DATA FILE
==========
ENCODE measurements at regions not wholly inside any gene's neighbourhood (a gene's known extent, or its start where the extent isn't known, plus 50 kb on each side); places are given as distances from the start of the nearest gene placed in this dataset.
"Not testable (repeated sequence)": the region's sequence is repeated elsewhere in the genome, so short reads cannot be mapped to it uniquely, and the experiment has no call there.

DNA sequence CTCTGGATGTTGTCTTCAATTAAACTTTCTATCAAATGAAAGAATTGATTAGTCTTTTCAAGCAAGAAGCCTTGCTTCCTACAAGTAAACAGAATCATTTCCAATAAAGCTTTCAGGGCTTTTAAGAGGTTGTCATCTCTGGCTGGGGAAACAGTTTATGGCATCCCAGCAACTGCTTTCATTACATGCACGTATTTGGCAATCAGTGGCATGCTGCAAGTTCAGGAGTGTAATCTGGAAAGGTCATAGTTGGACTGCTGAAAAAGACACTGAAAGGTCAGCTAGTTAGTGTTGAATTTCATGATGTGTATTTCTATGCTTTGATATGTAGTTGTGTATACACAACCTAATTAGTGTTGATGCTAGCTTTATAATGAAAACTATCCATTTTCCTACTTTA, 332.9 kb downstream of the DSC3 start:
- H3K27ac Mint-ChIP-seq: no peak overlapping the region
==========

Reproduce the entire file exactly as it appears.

ENCODE measurements at regions not wholly inside any gene's neighbourhood (a gene's known extent, or its start where the extent isn't known, plus 50 kb on each side); places are given as distances from the start of the nearest gene placed in this dataset.
"Not testable (repeated sequence)": the region's sequence is repeated elsewhere in the genome, so short reads cannot be mapped to it uniquely, and the experiment has no call there.

DNA sequence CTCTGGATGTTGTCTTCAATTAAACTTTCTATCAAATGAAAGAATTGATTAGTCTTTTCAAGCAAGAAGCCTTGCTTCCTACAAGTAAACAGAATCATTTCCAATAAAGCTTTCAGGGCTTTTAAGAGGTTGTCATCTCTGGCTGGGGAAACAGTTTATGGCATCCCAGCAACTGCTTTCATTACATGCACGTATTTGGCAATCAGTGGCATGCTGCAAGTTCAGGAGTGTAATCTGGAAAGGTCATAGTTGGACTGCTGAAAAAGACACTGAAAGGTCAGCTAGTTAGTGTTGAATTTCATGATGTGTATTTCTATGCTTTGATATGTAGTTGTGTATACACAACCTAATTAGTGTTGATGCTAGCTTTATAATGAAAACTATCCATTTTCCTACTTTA, 332.9 kb downstream of the DSC3 start:
- H3K27ac Mint-ChIP-seq: no peak overlapping the region